(CC, BBB, PP, H, LL, VVV, SS, M) Christian worldview with very positive, moral portrayals of priests, nuns and American soldiers and their bravery and self-sacrifice; secondary humanist elements with a humans-sticking-together-can-save-the-world message; 13 mild to strong obscenities; horrific war violence with pillaging, brutality, rape, murder, genocide, priest killed with machete; brief image from medium long shot of soldier raping female; no nudity; and, ethnic cleansing and lying.
GENRE: War Movie
In TEARS OF THE SUN, Bruce Willis leads a team of elite SEALs into war-torn Africa to rescue a female American doctor, where he finds that he also must rescue a Catholic priest, two nuns and some refugees. Sporting a positive Christian worldview, TEARS OF THE SUN is an exciting, powerful portrayal of self-sacrifice and bravery, but it contains some strong foul language, very strong wartime violence, and mercifully brief rape scene.
TEARS OF THE SUN is an action drama and war movie starring Bruce Willis as Lt. A.K. Waters. Lt. Waters is sent with his SEAL team on a mission into strife-ridden Central Africa, to bring back an American Doctor, Lena Kendricks, who is running a medical mission there. Set against the backdrop of a current day coup, Dr. Kendricks, her refugees, a Roman Catholic priest, and two nuns are in real danger when a group of homicidal soldiers travel their direction with ethnic cleansing and church burning on their evil minds.
Steely eyed, and mission centered, Lt. Waters and his very capable SEAL team are tasked with getting Dr. Hendricks safely away from the African conflagration. Problems quickly arise when the strong-willed doctor is unwilling to leave without 70 of her friends and patients. Frustrated, and realizing that rebel soldiers are closing fast, Waters reluctantly agrees and begins a slow trek to the landing zone for extraction by helicopters from an aircraft carrier.
After a close call, and the throat slitting of one rebel, Waters and the group make it to the landing zone. Waters promptly pushes Dr. Hendricks on the chopper, loads his team and leaves the refugees stranded in the jungle, stating, “My mission was to get you out, not them.” Dr. Hendricks is devastated, cursing and spitting on Waters. After the chopper flies over the still-burning mission and they all see the bloody bodies of the people that remained there, Waters has a change of heart. He orders the chopper to turn around and land, he loads it with as many weak and young people it will hold, and he and Dr. Kendricks stay with his SEALs to lead the remaining refugees to safety.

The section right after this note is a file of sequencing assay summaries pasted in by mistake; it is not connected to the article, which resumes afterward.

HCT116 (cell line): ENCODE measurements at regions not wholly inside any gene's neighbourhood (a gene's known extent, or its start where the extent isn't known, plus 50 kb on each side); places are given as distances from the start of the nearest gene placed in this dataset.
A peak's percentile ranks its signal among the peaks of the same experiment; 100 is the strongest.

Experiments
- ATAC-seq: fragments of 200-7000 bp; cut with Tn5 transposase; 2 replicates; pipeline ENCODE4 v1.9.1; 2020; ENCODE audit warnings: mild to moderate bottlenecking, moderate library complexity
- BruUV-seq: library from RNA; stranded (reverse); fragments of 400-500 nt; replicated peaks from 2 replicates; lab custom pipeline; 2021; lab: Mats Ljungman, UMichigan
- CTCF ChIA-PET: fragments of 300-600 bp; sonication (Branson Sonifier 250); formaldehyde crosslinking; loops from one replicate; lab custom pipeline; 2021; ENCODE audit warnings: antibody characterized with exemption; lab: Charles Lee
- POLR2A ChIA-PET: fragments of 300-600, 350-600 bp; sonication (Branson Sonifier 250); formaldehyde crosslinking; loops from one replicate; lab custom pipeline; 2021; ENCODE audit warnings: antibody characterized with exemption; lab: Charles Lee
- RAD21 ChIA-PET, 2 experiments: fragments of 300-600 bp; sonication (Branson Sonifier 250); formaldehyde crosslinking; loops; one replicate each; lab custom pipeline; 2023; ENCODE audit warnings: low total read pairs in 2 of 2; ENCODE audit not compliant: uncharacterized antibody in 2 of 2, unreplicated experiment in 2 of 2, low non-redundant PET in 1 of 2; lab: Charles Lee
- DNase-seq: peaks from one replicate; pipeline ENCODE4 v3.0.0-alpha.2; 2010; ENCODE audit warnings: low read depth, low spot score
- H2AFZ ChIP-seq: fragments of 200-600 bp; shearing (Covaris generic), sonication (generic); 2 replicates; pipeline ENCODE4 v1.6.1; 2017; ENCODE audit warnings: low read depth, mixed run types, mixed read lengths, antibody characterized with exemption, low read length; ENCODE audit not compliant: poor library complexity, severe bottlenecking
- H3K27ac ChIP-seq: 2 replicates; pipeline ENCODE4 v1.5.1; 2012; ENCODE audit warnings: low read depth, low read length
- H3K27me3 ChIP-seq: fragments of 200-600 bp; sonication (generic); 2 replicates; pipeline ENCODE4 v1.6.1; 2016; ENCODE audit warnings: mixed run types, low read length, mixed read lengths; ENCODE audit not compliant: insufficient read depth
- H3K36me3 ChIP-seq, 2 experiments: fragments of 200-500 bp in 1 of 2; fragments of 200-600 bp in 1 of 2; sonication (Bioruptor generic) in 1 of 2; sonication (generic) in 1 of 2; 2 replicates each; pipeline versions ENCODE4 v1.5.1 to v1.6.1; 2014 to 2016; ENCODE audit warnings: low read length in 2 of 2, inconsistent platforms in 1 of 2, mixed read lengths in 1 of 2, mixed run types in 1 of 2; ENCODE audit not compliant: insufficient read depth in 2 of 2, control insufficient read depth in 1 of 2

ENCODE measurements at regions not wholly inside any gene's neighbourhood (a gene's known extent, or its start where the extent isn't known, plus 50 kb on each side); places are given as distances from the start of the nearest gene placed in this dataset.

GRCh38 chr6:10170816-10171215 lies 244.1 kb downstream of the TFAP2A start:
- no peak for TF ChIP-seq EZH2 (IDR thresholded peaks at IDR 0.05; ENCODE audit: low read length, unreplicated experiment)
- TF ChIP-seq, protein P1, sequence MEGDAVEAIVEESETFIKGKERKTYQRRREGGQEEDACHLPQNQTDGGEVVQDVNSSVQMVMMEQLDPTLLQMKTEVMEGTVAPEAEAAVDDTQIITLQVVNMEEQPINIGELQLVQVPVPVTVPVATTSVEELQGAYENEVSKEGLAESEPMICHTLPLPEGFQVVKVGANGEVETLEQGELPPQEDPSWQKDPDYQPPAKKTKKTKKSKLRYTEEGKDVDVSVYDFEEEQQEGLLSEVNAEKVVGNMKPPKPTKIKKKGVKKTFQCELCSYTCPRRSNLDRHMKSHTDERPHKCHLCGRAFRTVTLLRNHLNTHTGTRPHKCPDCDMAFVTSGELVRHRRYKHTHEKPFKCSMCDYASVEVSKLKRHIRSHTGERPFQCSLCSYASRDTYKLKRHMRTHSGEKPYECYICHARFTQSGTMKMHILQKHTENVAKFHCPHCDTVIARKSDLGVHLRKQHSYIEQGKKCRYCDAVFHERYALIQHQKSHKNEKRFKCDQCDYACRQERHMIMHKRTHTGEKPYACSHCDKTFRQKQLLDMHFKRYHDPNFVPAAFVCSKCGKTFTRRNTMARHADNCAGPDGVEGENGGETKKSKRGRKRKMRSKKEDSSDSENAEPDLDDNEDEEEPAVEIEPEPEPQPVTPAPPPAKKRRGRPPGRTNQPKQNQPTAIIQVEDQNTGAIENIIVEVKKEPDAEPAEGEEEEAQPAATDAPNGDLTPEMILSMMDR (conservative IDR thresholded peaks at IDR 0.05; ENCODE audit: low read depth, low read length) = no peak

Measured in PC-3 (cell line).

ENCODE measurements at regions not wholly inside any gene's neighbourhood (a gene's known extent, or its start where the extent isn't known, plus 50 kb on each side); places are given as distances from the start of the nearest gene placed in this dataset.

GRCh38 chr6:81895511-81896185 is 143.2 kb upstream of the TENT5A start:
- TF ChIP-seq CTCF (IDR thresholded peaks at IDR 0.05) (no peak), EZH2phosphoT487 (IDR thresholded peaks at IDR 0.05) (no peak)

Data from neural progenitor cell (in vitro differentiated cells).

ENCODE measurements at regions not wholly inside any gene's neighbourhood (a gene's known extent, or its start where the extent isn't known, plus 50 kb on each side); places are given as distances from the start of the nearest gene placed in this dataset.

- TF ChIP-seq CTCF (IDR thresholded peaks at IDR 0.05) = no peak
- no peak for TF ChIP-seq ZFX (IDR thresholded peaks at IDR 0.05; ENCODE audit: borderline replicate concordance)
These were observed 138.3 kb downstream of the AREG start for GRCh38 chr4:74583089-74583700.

Now, instead of a small rebel force pursuing them, they are chased by hundreds of well-armed soldiers! The reason is that one of the refugees, unknown to the SEALs, is much more important than an American doctor!
TEARS OF THE SUN combines the skilled action and effects of movies like BLACK HAWK DOWN with stunning jungle footage like that in THE MISSION. The Hans Zimmer musical score is a wonderful mix of African instrument and themes wound around a classical background. (Think LION KING without Elton John.) Though Willis’s character is fairly unemotional, he eventually warms up as he begins to see Dr. Hendricks and her friends as more than just “a package” he has to deliver.
TEARS is a little preachy sometimes, with a few technical plot stretches, but overall fairly tight and compelling. It shows the Catholic priest (French accent) and the nuns as brave and caring. The priest even blesses the SEAL team for helping. At the end, one of the refugees tells Waters, “God will never forget you,” though Waters earlier had said, “God left Africa a long time ago.”
Regrettably, TEARS OF THE SUN is marred by some light and strong foul language, though it’s believable of soldiers. Also, the movie realistically portrays horrible scenes of mutilation, rape, brutality, and cold-blooded genocidal murder, along with the already graphic war violence.
Director Antoine Fuqua does an admirable job of filming in difficult locations and moving the story and action along. His premise is that the people in the United States can do good with their armed forces to help the helpless. In this case, in a foreign country with tribal violence, it is difficult to ascertain who the good guys really are, so he makes the aggressors to be the villains.
TEARS OF THE SUN ends with the famous, important quote from Edmund Burke, one of the founders of the republican democracy which America embodies: “All it takes for the triumph of evil is that good men do nothing.” TEARS OF THE SUN is not recommended for the sensitive, squeamish or easily offended, but it continues the trend, established so powerfully by some in Hollywood last year, of movies with strong Christian content.
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